As is often the case come Oscar time, the Best Picture of 2005 will not win the Best Picture Oscar this year — because it wasn’t even nominated.
I’m talking about The Constant Gardener, for which I have been petitioning ceaselessly to make a Write-In candidate to anyone who will listen: strangers in elevators, policeman on street corners, telemarketers who suddenly can’t get off the phone fast enough. You know, people who have no bearing at all on who votes for Best Picture.
I’ve given up the ghost. Instead I’ll focus my bluster here and pick an “official” winner. And in a fit of gracious sportsmanship I won’t even spoil the ending to the film I think wins Best Picture.
1) It’s An Honor Simply Being Nominated. The total nominations for each Best Picture:
Brokeback Mountain = 8
Capote = 5
Crash = 6
Good Night, and Good Luck = 6
Munich = 5
Sometimes a runaway train of noms lead to victory so Brokeback’s gotta like its chances. But there’s cause for superstition: in Oscar history, six movies in history have received eight nominations without winning a single statue.
2) Time Is On My Side. The average running time of all Best Picture Oscar winners thus far is just over two hours, and of those all but two have been over 100 minutes. (The two that were under: Marty at 91 & Annie Hall at 93). This tidbit introduces Golden Rule #1 = The longer the nominated movie, the better chance it has to win.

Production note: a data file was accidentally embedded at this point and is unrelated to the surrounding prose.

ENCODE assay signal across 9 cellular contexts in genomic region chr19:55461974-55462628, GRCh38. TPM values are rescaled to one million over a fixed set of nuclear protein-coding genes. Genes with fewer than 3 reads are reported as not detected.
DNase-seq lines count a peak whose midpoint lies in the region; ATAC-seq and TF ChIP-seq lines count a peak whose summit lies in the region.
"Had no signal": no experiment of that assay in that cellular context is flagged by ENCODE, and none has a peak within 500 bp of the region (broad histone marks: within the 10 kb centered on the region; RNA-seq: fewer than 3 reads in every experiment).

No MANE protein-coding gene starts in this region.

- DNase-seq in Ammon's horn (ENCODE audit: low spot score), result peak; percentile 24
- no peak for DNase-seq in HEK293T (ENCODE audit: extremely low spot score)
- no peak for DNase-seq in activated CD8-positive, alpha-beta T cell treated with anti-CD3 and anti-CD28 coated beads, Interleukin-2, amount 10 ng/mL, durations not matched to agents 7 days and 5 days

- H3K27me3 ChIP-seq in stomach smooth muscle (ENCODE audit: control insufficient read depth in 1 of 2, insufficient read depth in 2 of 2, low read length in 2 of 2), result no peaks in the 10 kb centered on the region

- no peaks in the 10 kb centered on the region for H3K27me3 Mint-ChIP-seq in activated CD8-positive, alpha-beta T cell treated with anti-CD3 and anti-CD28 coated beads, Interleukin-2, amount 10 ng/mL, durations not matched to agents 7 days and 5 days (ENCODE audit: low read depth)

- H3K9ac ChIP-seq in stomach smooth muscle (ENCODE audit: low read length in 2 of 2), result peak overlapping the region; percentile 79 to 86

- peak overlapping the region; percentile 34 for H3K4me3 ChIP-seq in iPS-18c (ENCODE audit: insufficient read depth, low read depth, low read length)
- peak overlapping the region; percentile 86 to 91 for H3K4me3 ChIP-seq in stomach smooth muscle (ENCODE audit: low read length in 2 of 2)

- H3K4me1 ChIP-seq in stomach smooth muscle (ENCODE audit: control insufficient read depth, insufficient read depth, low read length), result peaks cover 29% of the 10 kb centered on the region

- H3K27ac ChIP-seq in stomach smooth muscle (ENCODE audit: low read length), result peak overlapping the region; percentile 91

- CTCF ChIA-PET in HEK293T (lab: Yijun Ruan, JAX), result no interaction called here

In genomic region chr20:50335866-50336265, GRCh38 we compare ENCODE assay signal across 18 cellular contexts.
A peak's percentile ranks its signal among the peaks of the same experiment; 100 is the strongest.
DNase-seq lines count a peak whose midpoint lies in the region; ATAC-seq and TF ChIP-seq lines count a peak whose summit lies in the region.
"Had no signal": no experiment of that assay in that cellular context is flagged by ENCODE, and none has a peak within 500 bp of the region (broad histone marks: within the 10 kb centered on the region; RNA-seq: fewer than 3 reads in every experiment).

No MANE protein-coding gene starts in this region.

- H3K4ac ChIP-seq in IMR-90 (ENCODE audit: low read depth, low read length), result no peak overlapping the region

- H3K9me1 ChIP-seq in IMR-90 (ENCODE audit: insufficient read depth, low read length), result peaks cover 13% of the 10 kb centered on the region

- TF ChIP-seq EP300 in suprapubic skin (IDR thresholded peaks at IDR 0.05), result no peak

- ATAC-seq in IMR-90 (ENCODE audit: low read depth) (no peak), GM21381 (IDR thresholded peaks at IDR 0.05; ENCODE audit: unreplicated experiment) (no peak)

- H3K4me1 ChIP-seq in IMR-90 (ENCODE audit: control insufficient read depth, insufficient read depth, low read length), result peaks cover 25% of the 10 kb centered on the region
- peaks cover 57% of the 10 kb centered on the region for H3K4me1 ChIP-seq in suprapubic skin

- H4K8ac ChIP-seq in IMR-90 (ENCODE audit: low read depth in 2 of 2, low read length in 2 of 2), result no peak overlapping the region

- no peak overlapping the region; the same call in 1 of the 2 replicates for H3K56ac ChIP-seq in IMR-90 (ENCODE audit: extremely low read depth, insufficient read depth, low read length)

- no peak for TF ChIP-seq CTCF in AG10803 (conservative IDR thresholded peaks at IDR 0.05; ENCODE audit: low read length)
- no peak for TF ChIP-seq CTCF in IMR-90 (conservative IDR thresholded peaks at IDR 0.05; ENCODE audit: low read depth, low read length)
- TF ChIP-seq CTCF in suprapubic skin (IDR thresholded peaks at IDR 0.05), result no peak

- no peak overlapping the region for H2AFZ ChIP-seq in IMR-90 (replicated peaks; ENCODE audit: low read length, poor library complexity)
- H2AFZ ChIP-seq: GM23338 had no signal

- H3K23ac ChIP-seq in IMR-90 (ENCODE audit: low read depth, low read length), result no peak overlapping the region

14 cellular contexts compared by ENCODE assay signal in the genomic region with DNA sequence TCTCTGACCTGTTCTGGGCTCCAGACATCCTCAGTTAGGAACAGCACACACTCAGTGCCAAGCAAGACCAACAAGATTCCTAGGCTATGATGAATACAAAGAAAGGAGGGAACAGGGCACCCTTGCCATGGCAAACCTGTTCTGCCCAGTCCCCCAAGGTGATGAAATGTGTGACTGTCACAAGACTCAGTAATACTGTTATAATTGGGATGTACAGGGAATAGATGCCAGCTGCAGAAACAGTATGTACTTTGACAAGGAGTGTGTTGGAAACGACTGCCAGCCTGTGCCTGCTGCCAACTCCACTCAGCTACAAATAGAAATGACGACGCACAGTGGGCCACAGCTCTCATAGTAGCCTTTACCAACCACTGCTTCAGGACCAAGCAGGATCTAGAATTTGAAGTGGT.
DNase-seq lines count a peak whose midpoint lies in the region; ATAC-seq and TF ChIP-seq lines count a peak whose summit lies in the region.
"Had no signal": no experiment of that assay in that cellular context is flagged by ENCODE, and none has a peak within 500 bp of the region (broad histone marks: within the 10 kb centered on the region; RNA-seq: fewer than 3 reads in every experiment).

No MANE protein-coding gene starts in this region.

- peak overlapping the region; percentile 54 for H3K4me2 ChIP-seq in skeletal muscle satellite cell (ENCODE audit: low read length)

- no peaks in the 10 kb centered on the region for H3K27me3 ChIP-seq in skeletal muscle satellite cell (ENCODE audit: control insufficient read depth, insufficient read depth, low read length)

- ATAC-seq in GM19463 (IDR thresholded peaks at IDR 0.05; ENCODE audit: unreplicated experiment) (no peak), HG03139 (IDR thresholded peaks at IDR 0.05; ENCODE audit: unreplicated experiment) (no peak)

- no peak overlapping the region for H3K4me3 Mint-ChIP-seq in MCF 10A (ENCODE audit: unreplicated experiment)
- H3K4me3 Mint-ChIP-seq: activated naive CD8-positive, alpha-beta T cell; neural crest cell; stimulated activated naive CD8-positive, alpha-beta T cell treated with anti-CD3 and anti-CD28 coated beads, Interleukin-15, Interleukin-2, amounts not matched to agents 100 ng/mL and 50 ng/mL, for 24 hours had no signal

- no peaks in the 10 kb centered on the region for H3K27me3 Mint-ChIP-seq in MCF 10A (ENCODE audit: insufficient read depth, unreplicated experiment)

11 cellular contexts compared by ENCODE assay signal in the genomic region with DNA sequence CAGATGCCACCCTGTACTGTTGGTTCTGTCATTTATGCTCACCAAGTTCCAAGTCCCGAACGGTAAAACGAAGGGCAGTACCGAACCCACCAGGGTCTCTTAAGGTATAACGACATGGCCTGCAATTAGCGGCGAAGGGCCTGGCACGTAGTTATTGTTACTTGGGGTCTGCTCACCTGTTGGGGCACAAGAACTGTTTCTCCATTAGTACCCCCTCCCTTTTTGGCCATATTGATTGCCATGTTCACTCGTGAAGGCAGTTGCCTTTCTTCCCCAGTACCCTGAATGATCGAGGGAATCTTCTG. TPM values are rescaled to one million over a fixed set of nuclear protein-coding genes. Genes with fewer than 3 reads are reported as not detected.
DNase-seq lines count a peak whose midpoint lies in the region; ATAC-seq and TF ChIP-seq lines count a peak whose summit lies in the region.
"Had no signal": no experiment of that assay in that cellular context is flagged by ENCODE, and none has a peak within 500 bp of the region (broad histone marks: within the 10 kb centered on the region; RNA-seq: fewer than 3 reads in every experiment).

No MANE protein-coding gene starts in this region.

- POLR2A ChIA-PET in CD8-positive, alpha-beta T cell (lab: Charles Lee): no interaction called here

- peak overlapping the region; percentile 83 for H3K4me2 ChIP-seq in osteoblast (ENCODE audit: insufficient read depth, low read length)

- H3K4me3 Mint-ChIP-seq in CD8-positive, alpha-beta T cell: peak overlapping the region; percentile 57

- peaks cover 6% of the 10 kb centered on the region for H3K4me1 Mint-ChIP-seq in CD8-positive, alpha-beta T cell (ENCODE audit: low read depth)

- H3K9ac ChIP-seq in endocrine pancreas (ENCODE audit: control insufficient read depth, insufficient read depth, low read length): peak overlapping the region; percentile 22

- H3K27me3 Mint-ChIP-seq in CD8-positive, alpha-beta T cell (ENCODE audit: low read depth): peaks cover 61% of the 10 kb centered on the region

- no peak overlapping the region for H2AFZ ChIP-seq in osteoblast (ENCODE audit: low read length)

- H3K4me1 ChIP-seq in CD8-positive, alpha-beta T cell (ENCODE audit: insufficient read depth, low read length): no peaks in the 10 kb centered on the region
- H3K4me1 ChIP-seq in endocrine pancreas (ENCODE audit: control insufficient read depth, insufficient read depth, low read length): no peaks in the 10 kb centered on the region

Oscar wannabees often clock serious OT. The movies may not always justify their running times. Most don’t. But the business side of Hollywood — the side that likes to think it can predict market trends, target audiences, and box office hits — likes concrete formulae, even if faulty. And the algebra says that Long = Important = Critical Acclaim = Oscar.
Running times for this year’s nominees:
Brokeback Mountain = 134 minutes
Capote = 98 minutes
Crash = 113 minutes
Good Night, and Good Luck = 93 minutes
Munich = 164 minutes
By this metric both Capote & Good Night, and Good Luck have no chance, and Munich is the favorite.
3) It Was My Understanding That There Would Be No Math. Is box office gross an indicator of a film’s Oscar chances? Not sure. But I know just enough math & Excel to be dangerously unreliable. Quick number crunches:
The average box office gross of the past 26 Best Picture winners (1978-2004) = $144,779,253 and 54 cents.
Take away two outliers – the highest grosser (Titanic by a nautical mile) and the lowest (The Last Emperor) and the average winners’ gross slides to $129,978,673 and 92 cents. And wow, I just used the word “outlier.”
Here are grosses for this year’s Best Picture Nominees as of this week, rounding up: